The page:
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    This might sound mental but I have never had a Tick on me, nor ever seen one!!
     
  10. lonewolf

    lonewolf Administrator Staff Member

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    nor me, but how many people do you see cycling walking these days and they wear shorts? like that Ben Fogle every time I see him he's wearing shorts, people see that and they copy it.
    I've lost count of people being air lifted off Dartmoor wearing what my SIL would call "inappropriate clothing", strappy tops, shorts and flip flops, and not a hat between them. people are crazy.
     
    Phil likes this.
  11. ystranc

    ystranc Well-Known Member

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    I have often seen ticks and been bitten by one recently. If you find an attached tick you can most easily remove it with either of two types of tick tool. I carry the older type in my EDC first aid kit. You slide the tool onto the tick's head and rotate the tool clockwise. This causes the tick's jaw to disengage. Ensure you've removed the entire tick. (Do not try smothering or burning the tick off, this doesn't work. Don't try to take hold of the tick as you will just squeeze it's contents into your bloodstream like a minuture hypodermic needle)
    After being bitten by a tick you have a 48hour window of time to receive the correct antibiotic treatment in order to prevent Lyme disease. You may have to be quite insistent to get an appointment because the majority of doctors surgeries have never dealt with it. Take no chances, insist on being treated.
     
  12. 38thfoot

    38thfoot Member

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    Ive had tick bites before but no Lyme disease so far.

    regarding deer I've discussed it with friends who go stalking and with a ghillie when I had a go (four hours of heavy rain, coffee and chat with no sign of Bambi or his mates; the guide was so disappointed he gave me a 75% refund) and there is an issue that either a deer's kidneys or liver contains an enzyme that can taint the meet, either ruining the taste or in extreme making it a health risk; its one of the reasons that Deer are Garroched as soon after shooting as possible.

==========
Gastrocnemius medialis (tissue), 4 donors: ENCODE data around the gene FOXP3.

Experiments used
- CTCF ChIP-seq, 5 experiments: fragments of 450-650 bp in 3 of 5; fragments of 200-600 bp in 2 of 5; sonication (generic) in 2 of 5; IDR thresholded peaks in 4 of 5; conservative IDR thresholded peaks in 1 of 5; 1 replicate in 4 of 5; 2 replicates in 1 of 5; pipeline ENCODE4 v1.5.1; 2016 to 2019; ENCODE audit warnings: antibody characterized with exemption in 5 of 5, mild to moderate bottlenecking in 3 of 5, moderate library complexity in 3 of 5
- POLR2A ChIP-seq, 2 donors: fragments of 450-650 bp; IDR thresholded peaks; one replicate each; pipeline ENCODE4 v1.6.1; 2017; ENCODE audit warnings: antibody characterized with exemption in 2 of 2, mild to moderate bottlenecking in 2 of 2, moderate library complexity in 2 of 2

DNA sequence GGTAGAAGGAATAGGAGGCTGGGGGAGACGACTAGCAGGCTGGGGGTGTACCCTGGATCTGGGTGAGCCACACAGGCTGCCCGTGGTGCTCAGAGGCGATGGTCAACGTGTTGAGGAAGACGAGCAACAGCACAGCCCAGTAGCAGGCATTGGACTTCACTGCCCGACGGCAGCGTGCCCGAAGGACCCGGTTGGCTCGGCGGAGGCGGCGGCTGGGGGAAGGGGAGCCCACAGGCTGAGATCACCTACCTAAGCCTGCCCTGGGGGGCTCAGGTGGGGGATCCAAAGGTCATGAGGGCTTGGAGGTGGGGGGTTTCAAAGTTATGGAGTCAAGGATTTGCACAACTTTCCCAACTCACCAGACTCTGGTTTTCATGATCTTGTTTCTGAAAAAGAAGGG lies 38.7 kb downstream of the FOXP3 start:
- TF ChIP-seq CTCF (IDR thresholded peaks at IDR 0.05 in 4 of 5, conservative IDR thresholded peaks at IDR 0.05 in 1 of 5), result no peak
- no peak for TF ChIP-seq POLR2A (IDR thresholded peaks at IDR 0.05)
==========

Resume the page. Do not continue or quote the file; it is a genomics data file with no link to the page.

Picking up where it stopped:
Their opinion was that any form of car impact would cause severe tainting of the meat unless you were very lucky.

    38
     
  13. lonewolf

    lonewolf Administrator Staff Member

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    I buy my venison- and the rest of my meat- from a local supplier, it isn't culled as such but when a deer comes into the farmyard-after the feed bins- they do not leave if you get my drift.
    never managed to get any roadkill deer someone always gets there before me!
    deer have TB which I don't think the public are aware of and i'm not sure what the signs are if I got a roadkill one.
     
  14. lonewolf

    lonewolf Administrator Staff Member

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    I've never had a tick bite myself but our old dog used to get the odd tick.
    don't go wandering through long grass in shorts, the tick is just waiting on the end of the grass stem waving its legs in the air for the next warm blooded thing that comes along, its not fussy if that's a sheep, a dog or a person!!!